TOP 100

Proactive steps sharpen L-3 focus

Company spins off unit, restructures in face of tough market

Last July L-3 Communications Inc. spun off its Engility Holdings Inc. unit and combined its cyber, intelligence and security solutions businesses into a newly formed National Security Solutions group.

Although it is still a work in progress, said Les Rose, president of NSS, “Clearly the spinoff of Engility was a success from L-3’s perspective” because it allowed L-3 to focus its efforts on cyber, intelligence and operational infrastructure solutions, the areas that the company believes has the greatest potential for growth in a tough government market.

“More importantly, what we were doing was changing from strictly a service-based situation to one of services and solutions,” he said. “And the solutions [side] is critical as you go forward in terms of where you are in the market space.”

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The spinoff and refocused efforts landed L-3 at No. 10 on the 2013 Top 100 with $2.5 billion in prime contracts and the Engility spin-off captured the No. 87 spot with $225.9 million.
Rose said the looming cloud of sequestration in the beginning of 2012 was not the impetus for L-3’s moves. “We were pretty confident that the budget situation in the Department of Defense would not continue to be at the levels it was during the last 10 years.  Therefore, positioning ourselves for a reduced budget in the DOD space was really part of what we were trying to do.”

Among the initiatives L-3 took last year was establishing partnerships with several academic institutions including an exclusive cyber security relationship with Virginia Tech Research Center in Arlington, Va.

Although L-3 has a long list of contract opportunities it is pursuing, Rose said L-3 knows that some of them will be delayed because of the continuing resolutions and current budget uncertainty.

“So one of the things we’ve done in the last year is significantly increase the number of IDIQ or GWAC vehicles that we hold as a prime [contractor],” he said, a position that greatly increases L-3’s ability to leverage its products and solutions in the federal marketplace. “We’ve been successful in winning a number of new IDIQ contract vehicles in 2012 that positions us, I believe for the government’s buying trends that they’re going to in using those vehicles.”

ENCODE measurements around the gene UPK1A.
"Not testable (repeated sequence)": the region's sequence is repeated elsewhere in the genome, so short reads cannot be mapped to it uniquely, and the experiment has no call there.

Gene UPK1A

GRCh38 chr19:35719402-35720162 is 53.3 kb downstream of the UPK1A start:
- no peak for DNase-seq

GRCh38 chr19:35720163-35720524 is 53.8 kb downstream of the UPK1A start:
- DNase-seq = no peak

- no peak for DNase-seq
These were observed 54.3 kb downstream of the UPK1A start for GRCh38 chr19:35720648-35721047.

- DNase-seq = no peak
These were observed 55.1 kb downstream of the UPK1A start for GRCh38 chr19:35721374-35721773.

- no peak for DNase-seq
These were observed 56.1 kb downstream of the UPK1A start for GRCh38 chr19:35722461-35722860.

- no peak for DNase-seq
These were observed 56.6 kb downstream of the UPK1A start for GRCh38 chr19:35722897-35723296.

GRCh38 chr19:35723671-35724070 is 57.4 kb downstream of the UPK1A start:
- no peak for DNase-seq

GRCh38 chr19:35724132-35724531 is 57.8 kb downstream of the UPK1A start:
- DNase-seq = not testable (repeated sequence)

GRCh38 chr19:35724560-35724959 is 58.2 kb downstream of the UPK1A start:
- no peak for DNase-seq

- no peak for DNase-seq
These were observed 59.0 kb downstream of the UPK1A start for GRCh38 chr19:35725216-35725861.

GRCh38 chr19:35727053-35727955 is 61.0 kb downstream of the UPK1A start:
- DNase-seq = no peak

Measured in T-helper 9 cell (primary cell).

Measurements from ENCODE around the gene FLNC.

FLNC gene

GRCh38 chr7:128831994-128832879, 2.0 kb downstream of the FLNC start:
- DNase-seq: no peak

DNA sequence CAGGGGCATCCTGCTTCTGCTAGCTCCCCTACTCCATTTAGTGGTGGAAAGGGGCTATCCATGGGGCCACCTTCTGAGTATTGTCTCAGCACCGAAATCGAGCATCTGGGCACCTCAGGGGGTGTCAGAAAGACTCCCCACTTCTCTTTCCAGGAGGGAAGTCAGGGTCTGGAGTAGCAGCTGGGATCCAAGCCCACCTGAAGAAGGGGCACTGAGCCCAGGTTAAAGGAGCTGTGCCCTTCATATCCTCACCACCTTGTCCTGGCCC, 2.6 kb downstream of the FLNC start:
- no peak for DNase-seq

Among L-3’s contract wins in 2012 were: A prime spot on the Army’s Global Tactical Advanced Communications Systems Contract five-year, $10 billion award for turnkey tactical integrated communications systems;  a prime spot on a five-year, $300 million rapid cyber technology acquisition award from the Air Force Research Laboratory; an 18-month, $314 million recompete contract to provide program management support for full spectrum cyber operations, including systems engineering, intelligence analysis and other support services, The client and program are classified.; a two-year, $50 million task order for intelligence analysis and operations support for U.S. forces in Afghanistan; and two five-year task orders from the DOD to provide IT security management and information assurance worth $67.8 million.

In addition, L-3 has created an organization called Multiple-Award Resource Center. It’s managed by NSS but available to the entire company. It’s tactical in nature and more dependent on proposals, Rose said, than simply an internal capture management group. “It allows us to do centralized bidding and winning of IDIQ vehicles,” he explained.

Rose said the intent is to leverage L-3 products and bring in solutions “as opposed to selling our products through some other channel to the end customer. We’ve been working toward the IDIQ management [concept] for more than a couple of years now and we’re starting to see payoff in recent times.”

Although it’s too early to speak definitively, Rose said, “In 2013, we’re off to a good start.” L-3 has won some significant contracts and is on track to meet its business plan. However, sequestration has had an effect. “We continue almost on a daily basis to have another customer that’s impacted” by the government action.

“Minus that, we’re in a reasonable position,” Rose added. “So far we’ve done very well and believe that there are greater things ahead for us.”

About the Author

David Hubler is the former print managing editor for GCN and senior editor for Washington Technology. He is freelance writer living in Annandale, Va.

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